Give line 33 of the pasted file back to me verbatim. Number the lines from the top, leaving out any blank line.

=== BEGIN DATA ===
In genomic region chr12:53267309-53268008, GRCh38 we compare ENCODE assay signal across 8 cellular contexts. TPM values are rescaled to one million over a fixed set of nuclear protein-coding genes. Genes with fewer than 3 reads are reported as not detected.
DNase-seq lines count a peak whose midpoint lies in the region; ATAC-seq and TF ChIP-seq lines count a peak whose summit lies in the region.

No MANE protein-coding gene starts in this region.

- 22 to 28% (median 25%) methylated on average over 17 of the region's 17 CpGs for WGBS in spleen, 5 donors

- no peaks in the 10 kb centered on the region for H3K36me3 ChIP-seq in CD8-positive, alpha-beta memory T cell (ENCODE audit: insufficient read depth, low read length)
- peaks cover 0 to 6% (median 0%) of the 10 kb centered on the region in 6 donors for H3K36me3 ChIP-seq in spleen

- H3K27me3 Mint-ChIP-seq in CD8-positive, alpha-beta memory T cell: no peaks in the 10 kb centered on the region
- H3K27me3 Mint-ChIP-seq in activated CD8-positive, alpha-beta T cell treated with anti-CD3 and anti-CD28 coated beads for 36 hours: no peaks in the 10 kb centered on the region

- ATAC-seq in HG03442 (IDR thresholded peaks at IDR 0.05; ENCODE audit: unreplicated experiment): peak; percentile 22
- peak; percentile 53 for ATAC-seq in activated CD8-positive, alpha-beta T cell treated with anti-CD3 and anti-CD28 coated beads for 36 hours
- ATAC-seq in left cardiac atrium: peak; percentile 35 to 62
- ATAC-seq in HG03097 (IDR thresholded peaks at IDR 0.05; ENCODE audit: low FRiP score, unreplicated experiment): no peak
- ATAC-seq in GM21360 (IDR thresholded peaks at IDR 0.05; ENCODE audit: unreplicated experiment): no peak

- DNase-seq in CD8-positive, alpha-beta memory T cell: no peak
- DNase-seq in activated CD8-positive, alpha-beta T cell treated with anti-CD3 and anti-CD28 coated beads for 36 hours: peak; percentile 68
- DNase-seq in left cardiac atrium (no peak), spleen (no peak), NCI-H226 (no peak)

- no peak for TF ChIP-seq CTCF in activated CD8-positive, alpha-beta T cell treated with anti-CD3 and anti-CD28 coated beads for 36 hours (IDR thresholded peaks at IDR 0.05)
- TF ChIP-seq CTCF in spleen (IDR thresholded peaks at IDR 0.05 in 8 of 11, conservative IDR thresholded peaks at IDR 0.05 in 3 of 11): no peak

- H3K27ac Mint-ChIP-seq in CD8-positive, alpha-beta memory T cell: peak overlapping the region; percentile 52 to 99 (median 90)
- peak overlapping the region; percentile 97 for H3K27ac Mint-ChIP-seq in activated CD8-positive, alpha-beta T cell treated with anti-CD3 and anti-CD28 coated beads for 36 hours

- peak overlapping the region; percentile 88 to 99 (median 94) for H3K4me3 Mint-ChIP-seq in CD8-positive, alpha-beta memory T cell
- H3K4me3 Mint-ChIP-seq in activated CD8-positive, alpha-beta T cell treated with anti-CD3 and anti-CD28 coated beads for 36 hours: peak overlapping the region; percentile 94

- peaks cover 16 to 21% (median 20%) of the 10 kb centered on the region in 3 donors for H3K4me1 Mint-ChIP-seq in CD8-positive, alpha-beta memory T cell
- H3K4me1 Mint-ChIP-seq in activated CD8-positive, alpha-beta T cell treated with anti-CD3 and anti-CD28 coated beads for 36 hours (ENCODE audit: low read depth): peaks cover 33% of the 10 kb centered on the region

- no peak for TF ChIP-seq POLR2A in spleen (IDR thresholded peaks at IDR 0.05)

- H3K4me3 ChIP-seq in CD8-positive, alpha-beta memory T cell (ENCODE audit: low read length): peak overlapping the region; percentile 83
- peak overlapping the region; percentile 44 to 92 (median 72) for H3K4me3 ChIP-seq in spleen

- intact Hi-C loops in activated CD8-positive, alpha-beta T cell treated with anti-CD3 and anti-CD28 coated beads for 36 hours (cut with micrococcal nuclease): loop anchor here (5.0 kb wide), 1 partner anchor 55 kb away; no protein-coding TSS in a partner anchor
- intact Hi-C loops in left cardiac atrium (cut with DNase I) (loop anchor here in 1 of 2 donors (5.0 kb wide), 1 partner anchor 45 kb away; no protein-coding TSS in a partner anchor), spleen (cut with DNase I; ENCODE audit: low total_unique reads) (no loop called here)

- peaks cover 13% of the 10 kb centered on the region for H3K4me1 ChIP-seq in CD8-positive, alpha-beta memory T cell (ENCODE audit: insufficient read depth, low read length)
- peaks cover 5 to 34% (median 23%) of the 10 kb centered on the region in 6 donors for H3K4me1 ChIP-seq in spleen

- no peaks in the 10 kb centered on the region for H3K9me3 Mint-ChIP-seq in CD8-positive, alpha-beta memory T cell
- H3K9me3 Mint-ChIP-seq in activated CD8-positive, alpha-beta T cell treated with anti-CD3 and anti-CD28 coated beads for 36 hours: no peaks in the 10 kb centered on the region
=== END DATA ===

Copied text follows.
- H3K9me3 Mint-ChIP-seq in activated CD8-positive, alpha-beta T cell treated with anti-CD3 and anti-CD28 coated beads for 36 hours: no peaks in the 10 kb centered on the region